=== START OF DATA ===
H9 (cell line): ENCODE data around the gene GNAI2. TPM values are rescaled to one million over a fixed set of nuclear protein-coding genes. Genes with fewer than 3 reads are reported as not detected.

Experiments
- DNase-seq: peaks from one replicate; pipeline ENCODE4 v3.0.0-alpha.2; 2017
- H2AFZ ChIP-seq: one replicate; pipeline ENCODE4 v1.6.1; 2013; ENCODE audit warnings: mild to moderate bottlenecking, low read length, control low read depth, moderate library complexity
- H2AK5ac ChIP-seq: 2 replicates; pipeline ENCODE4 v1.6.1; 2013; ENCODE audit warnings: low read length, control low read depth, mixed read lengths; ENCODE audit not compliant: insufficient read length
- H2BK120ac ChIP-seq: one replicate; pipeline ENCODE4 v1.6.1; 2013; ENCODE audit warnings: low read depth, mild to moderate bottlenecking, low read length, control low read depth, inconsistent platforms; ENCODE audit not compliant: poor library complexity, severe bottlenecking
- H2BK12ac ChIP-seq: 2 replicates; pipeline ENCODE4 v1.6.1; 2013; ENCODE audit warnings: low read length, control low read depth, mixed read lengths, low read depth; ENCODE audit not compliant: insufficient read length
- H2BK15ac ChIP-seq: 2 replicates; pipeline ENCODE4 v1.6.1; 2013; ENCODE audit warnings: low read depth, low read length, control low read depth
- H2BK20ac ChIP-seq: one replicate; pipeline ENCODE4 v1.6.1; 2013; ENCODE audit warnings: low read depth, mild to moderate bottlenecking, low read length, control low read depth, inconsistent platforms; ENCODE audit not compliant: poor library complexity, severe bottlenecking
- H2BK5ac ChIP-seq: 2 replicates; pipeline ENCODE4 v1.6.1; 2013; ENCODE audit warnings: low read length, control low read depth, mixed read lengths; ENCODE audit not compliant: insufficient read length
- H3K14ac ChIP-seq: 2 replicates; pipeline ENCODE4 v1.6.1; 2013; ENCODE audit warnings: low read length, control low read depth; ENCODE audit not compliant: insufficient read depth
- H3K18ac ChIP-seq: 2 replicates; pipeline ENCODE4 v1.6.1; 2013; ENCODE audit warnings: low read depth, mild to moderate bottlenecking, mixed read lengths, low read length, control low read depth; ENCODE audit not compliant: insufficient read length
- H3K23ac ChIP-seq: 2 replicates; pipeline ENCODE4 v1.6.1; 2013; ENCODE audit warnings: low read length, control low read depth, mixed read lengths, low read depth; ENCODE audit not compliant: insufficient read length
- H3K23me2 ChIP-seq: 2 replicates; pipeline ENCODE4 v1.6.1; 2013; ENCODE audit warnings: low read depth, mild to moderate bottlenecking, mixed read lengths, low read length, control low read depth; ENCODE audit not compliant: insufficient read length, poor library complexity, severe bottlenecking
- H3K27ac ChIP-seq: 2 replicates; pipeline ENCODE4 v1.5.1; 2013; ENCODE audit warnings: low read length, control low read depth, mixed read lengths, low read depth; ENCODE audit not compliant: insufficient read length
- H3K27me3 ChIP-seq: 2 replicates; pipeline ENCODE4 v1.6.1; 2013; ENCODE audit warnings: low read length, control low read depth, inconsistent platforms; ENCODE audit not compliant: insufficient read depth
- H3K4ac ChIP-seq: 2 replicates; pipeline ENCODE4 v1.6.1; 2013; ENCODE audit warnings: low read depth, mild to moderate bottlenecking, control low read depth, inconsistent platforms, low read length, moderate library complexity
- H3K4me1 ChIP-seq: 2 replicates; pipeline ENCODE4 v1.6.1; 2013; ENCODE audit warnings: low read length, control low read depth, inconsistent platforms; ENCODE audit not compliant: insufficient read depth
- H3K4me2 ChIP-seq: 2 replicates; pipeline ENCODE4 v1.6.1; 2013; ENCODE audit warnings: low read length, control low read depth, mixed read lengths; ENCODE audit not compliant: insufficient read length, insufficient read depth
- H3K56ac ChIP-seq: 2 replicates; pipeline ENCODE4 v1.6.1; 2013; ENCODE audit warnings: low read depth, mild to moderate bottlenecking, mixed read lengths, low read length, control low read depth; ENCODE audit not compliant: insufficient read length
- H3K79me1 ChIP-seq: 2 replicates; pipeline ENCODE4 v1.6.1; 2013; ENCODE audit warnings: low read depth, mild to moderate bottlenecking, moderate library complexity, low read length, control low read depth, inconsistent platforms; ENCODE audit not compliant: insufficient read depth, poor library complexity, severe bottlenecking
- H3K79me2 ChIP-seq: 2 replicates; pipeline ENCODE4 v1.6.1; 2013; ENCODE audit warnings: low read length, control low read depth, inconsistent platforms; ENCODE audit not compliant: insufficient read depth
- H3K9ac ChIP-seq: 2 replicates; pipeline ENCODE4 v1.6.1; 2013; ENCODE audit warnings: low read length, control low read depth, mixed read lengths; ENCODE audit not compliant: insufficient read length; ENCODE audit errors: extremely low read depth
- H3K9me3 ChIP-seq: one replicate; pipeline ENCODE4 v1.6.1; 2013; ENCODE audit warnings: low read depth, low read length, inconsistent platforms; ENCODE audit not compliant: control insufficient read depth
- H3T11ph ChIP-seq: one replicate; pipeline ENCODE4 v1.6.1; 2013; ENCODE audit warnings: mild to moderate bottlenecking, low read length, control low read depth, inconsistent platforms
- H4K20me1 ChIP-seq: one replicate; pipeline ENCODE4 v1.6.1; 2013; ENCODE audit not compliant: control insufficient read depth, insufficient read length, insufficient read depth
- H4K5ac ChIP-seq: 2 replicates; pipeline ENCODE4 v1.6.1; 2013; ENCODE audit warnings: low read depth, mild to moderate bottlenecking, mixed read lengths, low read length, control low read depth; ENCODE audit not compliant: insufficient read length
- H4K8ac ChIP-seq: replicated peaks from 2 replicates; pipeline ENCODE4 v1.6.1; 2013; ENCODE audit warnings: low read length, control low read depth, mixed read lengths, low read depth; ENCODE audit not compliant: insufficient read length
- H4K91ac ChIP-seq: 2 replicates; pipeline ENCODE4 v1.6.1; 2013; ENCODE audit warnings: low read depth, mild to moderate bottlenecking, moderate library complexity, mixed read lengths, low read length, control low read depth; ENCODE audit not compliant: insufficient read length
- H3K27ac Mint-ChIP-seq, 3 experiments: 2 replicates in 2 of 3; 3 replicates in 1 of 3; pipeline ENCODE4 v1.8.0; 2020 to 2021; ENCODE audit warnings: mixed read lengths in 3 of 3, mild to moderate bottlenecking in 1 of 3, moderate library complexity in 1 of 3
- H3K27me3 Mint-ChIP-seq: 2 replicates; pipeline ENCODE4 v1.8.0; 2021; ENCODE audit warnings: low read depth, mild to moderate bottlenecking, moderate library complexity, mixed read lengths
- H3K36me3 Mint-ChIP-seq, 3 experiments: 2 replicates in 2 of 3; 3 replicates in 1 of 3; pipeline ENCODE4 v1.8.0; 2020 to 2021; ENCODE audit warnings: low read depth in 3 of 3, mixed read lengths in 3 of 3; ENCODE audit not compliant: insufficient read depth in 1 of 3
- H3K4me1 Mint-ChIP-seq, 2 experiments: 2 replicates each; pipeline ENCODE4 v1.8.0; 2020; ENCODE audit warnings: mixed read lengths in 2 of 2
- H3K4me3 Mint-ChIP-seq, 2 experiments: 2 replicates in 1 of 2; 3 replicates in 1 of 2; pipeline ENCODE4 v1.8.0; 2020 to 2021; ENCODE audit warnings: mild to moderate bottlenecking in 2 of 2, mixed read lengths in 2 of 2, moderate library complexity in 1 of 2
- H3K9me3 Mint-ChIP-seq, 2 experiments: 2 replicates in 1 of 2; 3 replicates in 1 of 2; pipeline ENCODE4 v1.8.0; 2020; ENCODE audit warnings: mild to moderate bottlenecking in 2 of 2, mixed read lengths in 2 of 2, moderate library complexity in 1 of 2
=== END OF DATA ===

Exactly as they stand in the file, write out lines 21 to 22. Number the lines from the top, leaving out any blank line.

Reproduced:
- H3K79me1 ChIP-seq: 2 replicates; pipeline ENCODE4 v1.6.1; 2013; ENCODE audit warnings: low read depth, mild to moderate bottlenecking, moderate library complexity, low read length, control low read depth, inconsistent platforms; ENCODE audit not compliant: insufficient read depth, poor library complexity, severe bottlenecking
- H3K79me2 ChIP-seq: 2 replicates; pipeline ENCODE4 v1.6.1; 2013; ENCODE audit warnings: low read length, control low read depth, inconsistent platforms; ENCODE audit not compliant: insufficient read depth